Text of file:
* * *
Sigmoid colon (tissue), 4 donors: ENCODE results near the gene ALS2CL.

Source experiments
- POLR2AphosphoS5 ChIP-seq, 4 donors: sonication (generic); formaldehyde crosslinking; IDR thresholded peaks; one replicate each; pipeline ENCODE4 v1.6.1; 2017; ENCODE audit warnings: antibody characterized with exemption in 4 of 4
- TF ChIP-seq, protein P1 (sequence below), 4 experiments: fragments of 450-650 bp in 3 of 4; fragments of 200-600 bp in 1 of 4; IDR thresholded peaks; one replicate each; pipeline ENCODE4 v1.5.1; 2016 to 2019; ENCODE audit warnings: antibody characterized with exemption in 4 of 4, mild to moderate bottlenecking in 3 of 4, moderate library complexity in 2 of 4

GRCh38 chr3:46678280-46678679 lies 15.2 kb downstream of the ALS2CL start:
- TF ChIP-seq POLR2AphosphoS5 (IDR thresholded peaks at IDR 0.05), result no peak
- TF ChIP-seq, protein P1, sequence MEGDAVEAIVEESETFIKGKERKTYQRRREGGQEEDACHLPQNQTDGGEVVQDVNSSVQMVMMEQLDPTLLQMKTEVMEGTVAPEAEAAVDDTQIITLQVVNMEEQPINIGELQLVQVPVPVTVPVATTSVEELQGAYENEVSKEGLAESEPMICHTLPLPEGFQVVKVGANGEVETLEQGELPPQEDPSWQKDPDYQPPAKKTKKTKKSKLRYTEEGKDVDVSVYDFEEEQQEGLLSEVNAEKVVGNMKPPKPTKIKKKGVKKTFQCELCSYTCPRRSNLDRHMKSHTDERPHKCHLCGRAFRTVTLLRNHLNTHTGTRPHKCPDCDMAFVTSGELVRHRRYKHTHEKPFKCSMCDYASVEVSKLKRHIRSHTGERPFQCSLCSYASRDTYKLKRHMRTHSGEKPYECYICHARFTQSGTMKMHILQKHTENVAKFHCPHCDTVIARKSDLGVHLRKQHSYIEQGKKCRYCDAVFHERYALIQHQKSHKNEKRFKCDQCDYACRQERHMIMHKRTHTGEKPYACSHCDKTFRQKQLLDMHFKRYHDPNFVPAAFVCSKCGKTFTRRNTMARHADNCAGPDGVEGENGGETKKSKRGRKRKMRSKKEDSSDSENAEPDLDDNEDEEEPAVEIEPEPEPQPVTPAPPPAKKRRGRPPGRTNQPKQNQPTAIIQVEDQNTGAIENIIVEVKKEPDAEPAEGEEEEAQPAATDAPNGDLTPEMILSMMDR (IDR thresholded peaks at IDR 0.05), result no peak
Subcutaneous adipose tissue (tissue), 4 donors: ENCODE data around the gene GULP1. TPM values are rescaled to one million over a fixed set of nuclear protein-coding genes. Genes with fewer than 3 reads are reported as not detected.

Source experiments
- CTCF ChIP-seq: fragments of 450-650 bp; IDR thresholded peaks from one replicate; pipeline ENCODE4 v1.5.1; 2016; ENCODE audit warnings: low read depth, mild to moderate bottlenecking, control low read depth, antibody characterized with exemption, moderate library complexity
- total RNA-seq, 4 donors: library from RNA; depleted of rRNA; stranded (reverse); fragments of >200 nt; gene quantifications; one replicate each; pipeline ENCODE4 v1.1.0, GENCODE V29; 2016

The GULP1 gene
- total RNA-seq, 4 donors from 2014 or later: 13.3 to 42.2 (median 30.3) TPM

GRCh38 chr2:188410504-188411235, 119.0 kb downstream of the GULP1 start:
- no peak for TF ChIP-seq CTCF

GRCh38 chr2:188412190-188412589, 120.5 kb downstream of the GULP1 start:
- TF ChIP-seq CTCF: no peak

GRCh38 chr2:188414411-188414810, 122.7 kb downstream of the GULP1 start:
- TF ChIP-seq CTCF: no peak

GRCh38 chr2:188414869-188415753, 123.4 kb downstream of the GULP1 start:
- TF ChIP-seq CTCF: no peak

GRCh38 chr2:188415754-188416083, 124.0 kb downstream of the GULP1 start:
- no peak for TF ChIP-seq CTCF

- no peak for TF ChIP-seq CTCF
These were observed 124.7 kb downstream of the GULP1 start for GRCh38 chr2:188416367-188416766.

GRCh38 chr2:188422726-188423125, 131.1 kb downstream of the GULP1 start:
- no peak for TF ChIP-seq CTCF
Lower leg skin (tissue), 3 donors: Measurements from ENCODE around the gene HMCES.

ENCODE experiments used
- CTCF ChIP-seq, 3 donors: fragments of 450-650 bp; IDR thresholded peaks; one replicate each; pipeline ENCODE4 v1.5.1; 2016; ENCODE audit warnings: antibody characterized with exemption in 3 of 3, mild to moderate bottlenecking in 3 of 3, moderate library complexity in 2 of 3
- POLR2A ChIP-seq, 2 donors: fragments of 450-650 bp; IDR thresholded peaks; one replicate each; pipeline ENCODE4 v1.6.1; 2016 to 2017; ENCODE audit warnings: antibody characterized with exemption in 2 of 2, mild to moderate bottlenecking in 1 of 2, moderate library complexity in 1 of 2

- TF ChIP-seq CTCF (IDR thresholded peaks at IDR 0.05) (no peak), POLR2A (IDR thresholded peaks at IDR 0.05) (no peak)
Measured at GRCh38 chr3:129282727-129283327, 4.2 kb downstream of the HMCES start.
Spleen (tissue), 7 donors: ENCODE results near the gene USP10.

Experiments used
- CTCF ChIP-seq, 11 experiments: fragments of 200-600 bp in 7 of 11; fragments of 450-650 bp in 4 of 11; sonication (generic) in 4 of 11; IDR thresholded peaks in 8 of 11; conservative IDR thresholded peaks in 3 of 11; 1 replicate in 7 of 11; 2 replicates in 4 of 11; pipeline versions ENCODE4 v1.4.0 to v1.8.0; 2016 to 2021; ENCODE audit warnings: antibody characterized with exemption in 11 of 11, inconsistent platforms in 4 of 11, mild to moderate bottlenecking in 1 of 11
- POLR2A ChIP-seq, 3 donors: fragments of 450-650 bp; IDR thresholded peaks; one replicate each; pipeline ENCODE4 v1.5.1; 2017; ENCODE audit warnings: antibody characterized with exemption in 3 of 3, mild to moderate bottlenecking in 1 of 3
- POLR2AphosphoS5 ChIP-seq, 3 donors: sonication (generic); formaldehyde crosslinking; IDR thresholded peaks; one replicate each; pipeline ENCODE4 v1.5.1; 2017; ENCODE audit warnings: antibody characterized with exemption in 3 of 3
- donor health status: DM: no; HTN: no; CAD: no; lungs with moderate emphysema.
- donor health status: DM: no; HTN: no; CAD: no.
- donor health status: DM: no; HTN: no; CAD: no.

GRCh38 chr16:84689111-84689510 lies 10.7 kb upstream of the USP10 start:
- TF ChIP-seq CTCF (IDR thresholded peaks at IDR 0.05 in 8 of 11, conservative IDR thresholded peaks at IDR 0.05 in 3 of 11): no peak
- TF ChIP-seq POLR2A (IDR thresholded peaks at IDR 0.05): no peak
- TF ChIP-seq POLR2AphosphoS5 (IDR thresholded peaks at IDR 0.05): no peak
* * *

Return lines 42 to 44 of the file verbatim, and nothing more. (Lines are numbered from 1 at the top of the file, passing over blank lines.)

GRCh38 chr16:84689111-84689510 lies 10.7 kb upstream of the USP10 start:
- TF ChIP-seq CTCF (IDR thresholded peaks at IDR 0.05 in 8 of 11, conservative IDR thresholded peaks at IDR 0.05 in 3 of 11): no peak
- TF ChIP-seq POLR2A (IDR thresholded peaks at IDR 0.05): no peak